What benefit is there to completing the joint program?
This program is described as "the best of both worlds" and provides a media literacy that few other kinds of education do. Its unique blend of the academic and practical aspects of new media studies produces high quality graduates that are ready to hit the ground running. In addition to completing the honours degree requirements as outlined in the UTSC Calendar, students are able to complete two additional Centennial College courses (new media internship and a professional practice course) to receive a certificate in New Media Design.
I already have a New Media Design Certificate from Centennial College. May I apply for this program?
Yes. You will have to apply to the University of Toronto Scarborough Campus as a new student through OUAC. If your application is approved by the Admissions Office, you will be assessed for transfer credits for all post-secondary education. Up to 4.5 course credit equivalents may be applied to your U of T degree from your Certificate program at Centennial College (note: if you hold a degree from another institution, in addition to the certificate, you may receive additional transfer credits). A degree requires completion of 20.0 credits. See the University of Toronto Scarborough Calendar on the Registrar's site to find the list of courses required for the completion of the degree. For information on how to apply, please consult the "How to Apply" section.
Where are classes held?
Centennial College courses in this program are held at the Story Arts Centre (SAC) Campus in East York. This campus is located at 951 Carlaw Ave (the closest intersection is Carlaw Ave and Mortimer Ave). All other courses will be held at UTSC.
Do I have to combine this program with another?
Yes, because the New Media Studies program is only offered as a Major. In accordance with the University of Toronto, if you wish to earn an Honours BA degree you must complete two majors or one major and two minors.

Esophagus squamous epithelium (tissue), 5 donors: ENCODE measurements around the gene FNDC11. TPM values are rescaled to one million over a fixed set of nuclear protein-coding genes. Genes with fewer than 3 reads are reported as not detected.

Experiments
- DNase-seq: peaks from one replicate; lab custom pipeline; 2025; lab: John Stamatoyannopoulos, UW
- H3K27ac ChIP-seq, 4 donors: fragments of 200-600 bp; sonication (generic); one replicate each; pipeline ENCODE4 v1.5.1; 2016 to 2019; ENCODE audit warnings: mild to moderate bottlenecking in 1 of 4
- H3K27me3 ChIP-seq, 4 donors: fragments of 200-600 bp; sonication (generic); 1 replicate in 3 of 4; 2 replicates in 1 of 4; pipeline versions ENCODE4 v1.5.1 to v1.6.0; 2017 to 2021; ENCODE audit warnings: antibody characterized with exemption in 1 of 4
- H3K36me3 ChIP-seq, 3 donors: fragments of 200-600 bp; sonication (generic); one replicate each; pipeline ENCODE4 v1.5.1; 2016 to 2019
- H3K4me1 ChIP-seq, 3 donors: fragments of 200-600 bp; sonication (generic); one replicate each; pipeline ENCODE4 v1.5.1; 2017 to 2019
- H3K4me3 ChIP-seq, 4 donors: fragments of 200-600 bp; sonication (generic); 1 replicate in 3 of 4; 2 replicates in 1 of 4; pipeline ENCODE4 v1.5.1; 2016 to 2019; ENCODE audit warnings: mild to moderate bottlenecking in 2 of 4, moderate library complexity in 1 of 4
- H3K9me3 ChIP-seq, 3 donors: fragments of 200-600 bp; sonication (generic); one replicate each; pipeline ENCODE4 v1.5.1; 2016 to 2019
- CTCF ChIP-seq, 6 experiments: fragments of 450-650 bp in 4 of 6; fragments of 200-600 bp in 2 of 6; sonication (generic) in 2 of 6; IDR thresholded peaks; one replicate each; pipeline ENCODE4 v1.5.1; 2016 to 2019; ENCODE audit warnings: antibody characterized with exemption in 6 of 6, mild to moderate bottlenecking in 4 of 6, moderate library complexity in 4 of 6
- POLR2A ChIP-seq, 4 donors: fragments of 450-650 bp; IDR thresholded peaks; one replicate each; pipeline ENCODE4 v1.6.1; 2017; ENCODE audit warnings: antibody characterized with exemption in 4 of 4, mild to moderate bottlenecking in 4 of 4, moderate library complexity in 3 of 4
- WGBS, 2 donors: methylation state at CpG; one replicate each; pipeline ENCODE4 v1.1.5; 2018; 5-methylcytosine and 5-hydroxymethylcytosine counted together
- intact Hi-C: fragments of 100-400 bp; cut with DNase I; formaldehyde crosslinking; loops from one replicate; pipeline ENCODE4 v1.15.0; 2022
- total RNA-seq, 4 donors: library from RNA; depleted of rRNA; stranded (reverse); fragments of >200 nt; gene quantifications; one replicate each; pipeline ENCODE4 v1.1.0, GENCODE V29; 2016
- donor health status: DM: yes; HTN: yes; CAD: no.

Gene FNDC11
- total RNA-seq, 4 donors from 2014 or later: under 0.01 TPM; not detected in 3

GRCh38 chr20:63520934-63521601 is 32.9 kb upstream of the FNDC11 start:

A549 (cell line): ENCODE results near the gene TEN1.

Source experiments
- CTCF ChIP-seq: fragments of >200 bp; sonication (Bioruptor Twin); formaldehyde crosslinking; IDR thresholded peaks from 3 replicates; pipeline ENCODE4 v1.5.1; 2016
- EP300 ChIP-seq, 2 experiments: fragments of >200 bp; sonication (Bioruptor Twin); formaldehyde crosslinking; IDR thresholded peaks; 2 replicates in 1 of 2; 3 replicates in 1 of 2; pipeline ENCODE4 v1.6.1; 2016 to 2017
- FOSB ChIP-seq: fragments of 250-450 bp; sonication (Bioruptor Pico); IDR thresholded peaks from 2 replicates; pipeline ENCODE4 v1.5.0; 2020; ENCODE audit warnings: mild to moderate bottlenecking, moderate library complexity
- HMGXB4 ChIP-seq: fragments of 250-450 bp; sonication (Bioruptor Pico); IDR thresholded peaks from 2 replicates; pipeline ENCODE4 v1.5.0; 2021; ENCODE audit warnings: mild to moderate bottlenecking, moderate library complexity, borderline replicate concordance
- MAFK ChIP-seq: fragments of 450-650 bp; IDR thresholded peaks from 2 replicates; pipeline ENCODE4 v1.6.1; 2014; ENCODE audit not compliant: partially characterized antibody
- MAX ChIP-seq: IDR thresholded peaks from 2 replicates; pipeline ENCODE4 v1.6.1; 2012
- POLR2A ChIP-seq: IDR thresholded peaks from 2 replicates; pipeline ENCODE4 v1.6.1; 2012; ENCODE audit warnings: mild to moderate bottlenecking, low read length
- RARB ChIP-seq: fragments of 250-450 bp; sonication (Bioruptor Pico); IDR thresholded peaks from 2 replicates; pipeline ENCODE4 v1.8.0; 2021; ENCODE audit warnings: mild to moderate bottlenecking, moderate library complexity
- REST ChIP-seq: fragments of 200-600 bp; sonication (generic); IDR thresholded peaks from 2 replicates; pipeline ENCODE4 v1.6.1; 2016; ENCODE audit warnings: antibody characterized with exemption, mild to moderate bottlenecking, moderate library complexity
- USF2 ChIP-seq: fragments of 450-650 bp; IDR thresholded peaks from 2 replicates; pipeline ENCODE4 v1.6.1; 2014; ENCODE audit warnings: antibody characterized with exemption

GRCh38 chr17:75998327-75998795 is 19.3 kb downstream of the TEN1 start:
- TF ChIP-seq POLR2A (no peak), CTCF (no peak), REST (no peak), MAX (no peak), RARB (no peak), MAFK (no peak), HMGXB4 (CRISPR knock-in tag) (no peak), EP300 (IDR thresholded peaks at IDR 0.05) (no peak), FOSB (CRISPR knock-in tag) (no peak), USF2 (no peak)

Who decides if I get into the program, UTSC or Centennial College?
All applications are reviewed by UTSC Admissions.
Can I do this program part-time?
UTSC courses may be completed on a part-time basis, however, students must be full-time when completing Centennial College courses.
How do I register in courses at Centennial College?
You must choose all of your degree credit courses (including those taken at Centennial College, all of which are listed in the UTSC Calendar) using the U of T course registration system ACORN. All joint program courses are limited enrolment and restricted to students registered in the particular program.
Do classes at Centennial start and end on the same dates as at UTSC, and are exams held in the same period?
Not necessarily. There can be important differences between start and end dates, reading weeks, and exam arrangements, and these vary somewhat by program. Please contact the Centennial College Program Coordinator for details.
What about adding and dropping courses?
The standard add and drop dates for UTSC (as published in the UTSC Calendar) will also apply to your Centennial College courses. Instructors for Centennial College courses will follow the standard practice in UTSC courses and return at least one item of graded term work to you prior to the drop date. The standard UTSC fee refund schedules will also apply to Centennial College courses. Once you have dropped a course on ACORN, you should also confirm this with the Administrative Coordinator via e-mail.
Where do I pay my tuition and any incidental fees for the program?
Tuition and incidental fees will be payable to the University in the normal way. Each semester that you are enrolled in one or more courses at Centennial, the College charges a $30 program fee. This fee is payable directly to Centennial College.
What about OSAP or other financial aid?
The UTSC Financial Aid Office (S303) will administer all financial aid matters. You should not apply for financial aid at Centennial College.
Will I be graded any differently in Centennial College courses?